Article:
New year, new books. A lot of readers set themselves some sort of goal when January arrives, be it reading a certain amount of books by 31st December, or pushing themselves out of their literary comfort zones and delving into unfamiliar genres.
I have a couple of general readerly goals for 2021; I want to read more graphic novels and poetry and I want to read more horror fiction by women writers. As I said, though, these are just general goals. My aim isn’t to have read 25 graphic novels by the time the midnight bells chime on New Year’s Eve. My aim is to simply buy a decent-sounding graphic novel once in a while and give it a go.
The reason why I’m only setting myself general goals is because reading is a fun pastime for me. For as long as I can remember – from the days when I had stories read to me at bedtime to this very moment – reading has offered me escapism. It doesn’t matter how stressful or downright shit my day has been, losing myself in a book is always guaranteed to make me feel better. A few years ago, I had a particularly bad mental health episode. I couldn’t sleep, I couldn’t eat, I couldn’t stop crying…I could barely function on the most basic level. Books didn’t make that all disappear, but I found respite in the minutes and hours that I spent reading. In those minutes and hours, I was in a place far, far away, places populated by kickass protagonists and fantastical creatures, places where my anxieties and fears didn’t exist.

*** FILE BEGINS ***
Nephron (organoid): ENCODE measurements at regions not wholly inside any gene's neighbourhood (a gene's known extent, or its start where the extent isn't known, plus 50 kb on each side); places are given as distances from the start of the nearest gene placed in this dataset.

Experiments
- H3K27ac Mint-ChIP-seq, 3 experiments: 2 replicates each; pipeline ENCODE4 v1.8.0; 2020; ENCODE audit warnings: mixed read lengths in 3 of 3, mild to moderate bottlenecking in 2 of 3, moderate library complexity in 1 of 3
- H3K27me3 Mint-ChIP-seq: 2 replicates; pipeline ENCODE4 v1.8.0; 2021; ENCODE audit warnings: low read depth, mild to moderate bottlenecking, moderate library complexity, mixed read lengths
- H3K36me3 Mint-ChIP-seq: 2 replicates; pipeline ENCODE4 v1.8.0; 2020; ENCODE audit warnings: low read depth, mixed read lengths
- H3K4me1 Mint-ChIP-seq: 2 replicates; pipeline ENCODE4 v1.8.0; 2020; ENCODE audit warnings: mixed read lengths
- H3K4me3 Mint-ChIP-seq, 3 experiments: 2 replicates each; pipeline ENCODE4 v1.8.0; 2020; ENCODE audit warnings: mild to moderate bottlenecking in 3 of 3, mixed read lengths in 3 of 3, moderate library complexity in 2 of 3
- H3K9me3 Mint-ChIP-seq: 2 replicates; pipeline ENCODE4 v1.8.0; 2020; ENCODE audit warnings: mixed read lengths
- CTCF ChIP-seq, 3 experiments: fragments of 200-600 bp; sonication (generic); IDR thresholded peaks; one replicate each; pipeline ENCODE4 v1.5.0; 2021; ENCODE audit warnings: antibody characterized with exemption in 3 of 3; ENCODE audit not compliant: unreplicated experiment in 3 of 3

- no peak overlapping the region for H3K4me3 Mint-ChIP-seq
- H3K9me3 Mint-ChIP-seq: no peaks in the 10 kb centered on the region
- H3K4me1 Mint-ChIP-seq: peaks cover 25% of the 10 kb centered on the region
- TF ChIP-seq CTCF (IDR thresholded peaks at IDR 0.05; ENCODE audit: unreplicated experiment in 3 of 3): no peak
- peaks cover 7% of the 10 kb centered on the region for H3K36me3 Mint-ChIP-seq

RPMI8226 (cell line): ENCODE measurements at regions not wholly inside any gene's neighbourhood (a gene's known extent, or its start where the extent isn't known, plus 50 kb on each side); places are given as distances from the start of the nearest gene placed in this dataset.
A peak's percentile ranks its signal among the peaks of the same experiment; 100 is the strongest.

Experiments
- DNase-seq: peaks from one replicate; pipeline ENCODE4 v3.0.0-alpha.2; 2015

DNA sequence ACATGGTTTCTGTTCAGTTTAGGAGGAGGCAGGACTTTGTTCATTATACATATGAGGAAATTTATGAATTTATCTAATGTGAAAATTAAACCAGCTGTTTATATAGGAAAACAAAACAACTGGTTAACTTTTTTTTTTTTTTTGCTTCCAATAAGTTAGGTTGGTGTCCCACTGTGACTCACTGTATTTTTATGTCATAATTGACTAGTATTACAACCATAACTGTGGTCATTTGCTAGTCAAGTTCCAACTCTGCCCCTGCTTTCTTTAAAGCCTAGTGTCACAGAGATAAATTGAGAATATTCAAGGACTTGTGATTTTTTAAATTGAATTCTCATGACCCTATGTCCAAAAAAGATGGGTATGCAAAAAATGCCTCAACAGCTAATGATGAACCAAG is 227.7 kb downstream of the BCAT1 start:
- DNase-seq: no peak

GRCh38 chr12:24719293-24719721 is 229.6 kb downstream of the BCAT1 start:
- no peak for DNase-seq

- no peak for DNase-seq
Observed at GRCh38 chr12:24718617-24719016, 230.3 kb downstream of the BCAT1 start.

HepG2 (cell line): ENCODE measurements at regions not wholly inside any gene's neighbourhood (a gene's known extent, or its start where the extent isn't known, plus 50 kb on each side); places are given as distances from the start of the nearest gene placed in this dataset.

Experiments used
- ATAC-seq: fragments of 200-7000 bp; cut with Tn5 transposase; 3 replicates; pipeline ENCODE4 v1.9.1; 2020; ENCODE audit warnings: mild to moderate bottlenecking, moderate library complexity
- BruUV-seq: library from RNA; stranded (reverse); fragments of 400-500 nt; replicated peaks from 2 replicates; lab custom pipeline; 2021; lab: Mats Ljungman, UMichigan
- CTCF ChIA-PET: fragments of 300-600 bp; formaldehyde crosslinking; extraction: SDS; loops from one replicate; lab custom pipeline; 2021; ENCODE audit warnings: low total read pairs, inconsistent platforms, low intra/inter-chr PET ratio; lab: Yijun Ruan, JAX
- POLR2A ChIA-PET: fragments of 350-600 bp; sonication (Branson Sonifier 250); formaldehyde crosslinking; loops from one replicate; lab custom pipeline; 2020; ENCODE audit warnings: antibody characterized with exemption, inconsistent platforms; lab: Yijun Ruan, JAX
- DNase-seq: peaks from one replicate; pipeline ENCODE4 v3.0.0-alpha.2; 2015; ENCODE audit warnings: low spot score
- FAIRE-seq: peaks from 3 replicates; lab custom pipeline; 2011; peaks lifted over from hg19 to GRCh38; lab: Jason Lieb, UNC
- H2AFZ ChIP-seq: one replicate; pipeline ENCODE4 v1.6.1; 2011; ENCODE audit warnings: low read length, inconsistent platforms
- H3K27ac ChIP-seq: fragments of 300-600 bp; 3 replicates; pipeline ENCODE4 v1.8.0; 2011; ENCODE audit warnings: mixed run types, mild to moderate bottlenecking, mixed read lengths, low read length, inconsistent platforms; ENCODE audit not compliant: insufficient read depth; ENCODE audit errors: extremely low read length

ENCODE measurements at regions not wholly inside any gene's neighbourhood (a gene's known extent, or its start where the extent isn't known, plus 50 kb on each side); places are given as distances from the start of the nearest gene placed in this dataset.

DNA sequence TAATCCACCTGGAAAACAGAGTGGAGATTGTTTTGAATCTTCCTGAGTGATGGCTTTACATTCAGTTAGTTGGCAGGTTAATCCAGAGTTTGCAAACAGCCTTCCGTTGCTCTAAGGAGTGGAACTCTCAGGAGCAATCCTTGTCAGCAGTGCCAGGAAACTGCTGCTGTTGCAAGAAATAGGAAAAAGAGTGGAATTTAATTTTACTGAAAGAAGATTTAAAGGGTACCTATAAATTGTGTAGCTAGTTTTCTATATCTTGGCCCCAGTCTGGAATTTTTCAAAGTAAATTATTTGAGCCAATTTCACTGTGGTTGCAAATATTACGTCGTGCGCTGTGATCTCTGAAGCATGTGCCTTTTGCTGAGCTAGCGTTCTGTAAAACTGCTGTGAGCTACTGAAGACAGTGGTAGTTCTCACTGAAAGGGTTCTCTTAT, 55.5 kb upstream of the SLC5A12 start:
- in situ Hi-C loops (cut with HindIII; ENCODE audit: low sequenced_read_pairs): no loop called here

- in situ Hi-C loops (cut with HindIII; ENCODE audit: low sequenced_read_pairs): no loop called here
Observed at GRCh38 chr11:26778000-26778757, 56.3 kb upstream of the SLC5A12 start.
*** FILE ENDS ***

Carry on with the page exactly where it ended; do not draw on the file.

Setting myself rigid goals doesn’t allow for this kind of escapism, though. Strict goals turn reading into a chore, especially for someone with an obsessive personality like mine. If I tell myself that I’m going to read, say, ten books off some 50 Books You Must Read This Year list, I am going to read those ten books, whether I enjoy it or not. Where’s the fun in that?
Now, there’s absolutely nothing wrong with setting readerly goals. That kind of organisation and structure works for some people, but it’s just not for me. Aside from my aforementioned general goals, my only other goals are to read whatever I like and to take as long as I need to read a book. I didn’t quite reach my 2020 Goodreads reading goal and despite telling myself I wasn’t bothered, there was a small part of me that was somewhat disappointed in myself. It was this sense of needless disappointment that got me thinking about my 2021 reading goals in the first place.
In summary, my 2021 reading goals are as follows:
- I’ll read whatever takes my fancy
- I won’t rush to finish a book
- I won’t focus on the quantity of books that I read, but the quality
- I’ll try to read more horror fiction by women writers
- I’ll try to read more graphic novels and poetry
What are your reading goals for 2021? Let me know in the comments!